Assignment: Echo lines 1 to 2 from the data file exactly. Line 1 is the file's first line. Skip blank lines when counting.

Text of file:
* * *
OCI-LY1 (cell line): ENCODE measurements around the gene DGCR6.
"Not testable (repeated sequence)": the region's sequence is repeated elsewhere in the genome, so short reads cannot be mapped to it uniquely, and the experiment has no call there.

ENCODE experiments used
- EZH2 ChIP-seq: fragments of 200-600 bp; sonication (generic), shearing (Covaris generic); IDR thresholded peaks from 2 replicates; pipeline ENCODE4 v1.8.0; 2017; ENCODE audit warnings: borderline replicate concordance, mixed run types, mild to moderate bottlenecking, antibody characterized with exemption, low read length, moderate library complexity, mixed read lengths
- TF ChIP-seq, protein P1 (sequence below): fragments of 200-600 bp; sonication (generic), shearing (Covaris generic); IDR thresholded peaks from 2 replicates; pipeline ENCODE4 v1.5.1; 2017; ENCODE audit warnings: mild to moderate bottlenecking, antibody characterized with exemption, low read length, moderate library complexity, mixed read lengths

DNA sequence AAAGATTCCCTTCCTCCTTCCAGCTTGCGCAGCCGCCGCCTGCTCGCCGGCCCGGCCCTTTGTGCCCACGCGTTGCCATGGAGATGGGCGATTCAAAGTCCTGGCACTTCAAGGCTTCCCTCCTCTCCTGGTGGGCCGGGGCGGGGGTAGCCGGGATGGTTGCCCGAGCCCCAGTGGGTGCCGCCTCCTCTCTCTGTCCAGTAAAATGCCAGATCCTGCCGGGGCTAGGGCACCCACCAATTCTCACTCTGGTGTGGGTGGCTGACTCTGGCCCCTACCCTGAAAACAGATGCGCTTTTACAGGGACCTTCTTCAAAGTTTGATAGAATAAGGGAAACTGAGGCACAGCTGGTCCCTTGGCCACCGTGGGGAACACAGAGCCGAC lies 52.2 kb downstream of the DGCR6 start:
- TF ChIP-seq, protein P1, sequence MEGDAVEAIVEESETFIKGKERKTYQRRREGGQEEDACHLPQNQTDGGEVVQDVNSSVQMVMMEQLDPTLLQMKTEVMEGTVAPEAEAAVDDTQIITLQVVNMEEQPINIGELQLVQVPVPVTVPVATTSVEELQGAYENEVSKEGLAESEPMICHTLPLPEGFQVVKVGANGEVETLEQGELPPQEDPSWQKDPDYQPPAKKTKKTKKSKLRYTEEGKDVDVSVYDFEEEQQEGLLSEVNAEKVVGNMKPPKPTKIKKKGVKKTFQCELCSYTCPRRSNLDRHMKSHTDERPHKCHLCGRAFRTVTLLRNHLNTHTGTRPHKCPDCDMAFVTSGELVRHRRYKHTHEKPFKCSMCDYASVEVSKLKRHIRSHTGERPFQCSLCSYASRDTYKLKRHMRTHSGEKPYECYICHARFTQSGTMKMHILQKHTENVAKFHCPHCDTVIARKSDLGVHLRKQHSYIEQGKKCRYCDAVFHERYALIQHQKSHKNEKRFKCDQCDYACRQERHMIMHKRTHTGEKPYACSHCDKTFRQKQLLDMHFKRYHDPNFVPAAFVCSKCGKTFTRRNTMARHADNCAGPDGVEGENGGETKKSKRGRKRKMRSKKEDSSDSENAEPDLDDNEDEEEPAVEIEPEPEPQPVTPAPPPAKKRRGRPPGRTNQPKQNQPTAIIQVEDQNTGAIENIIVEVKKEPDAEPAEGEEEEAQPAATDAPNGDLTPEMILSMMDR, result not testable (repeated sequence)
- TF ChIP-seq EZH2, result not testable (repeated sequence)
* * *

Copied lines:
OCI-LY1 (cell line): ENCODE measurements around the gene DGCR6.
"Not testable (repeated sequence)": the region's sequence is repeated elsewhere in the genome, so short reads cannot be mapped to it uniquely, and the experiment has no call there.